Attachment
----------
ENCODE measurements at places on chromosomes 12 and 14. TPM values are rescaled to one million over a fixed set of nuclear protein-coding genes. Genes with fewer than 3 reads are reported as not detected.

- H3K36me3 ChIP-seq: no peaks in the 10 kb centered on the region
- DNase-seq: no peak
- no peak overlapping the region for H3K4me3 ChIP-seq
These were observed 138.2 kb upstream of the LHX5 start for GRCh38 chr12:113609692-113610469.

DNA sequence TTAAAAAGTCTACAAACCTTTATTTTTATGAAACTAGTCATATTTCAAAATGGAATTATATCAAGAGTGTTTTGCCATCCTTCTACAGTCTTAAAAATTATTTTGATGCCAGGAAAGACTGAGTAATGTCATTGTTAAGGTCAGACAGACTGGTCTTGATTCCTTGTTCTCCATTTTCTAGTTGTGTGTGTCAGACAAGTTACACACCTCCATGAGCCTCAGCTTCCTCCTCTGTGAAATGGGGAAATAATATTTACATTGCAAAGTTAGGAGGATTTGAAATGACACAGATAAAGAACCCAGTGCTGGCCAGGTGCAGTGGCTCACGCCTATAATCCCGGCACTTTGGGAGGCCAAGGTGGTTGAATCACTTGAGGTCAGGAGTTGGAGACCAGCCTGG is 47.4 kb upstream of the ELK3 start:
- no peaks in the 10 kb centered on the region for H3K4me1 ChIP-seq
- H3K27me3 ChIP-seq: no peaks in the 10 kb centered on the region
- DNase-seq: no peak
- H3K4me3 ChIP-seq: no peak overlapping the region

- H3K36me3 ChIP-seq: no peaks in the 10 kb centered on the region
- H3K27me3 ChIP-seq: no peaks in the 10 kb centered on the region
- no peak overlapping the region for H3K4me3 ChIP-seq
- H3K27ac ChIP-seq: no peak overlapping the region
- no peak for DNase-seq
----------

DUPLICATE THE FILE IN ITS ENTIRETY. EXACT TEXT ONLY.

ENCODE measurements at places on chromosomes 12 and 14. TPM values are rescaled to one million over a fixed set of nuclear protein-coding genes. Genes with fewer than 3 reads are reported as not detected.

- H3K36me3 ChIP-seq: no peaks in the 10 kb centered on the region
- DNase-seq: no peak
- no peak overlapping the region for H3K4me3 ChIP-seq
These were observed 138.2 kb upstream of the LHX5 start for GRCh38 chr12:113609692-113610469.

DNA sequence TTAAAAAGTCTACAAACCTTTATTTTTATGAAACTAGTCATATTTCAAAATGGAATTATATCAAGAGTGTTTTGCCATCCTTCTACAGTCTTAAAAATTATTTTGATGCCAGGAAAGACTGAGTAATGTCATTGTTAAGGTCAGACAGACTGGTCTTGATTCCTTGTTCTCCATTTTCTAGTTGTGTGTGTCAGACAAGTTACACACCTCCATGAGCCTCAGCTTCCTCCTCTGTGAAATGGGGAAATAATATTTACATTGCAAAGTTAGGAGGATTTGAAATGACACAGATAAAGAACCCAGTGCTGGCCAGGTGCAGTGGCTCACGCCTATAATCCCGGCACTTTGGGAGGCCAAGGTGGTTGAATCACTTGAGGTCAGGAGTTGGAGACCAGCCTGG is 47.4 kb upstream of the ELK3 start:
- no peaks in the 10 kb centered on the region for H3K4me1 ChIP-seq
- H3K27me3 ChIP-seq: no peaks in the 10 kb centered on the region
- DNase-seq: no peak
- H3K4me3 ChIP-seq: no peak overlapping the region

- H3K36me3 ChIP-seq: no peaks in the 10 kb centered on the region
- H3K27me3 ChIP-seq: no peaks in the 10 kb centered on the region
- no peak overlapping the region for H3K4me3 ChIP-seq
- H3K27ac ChIP-seq: no peak overlapping the region
- no peak for DNase-seq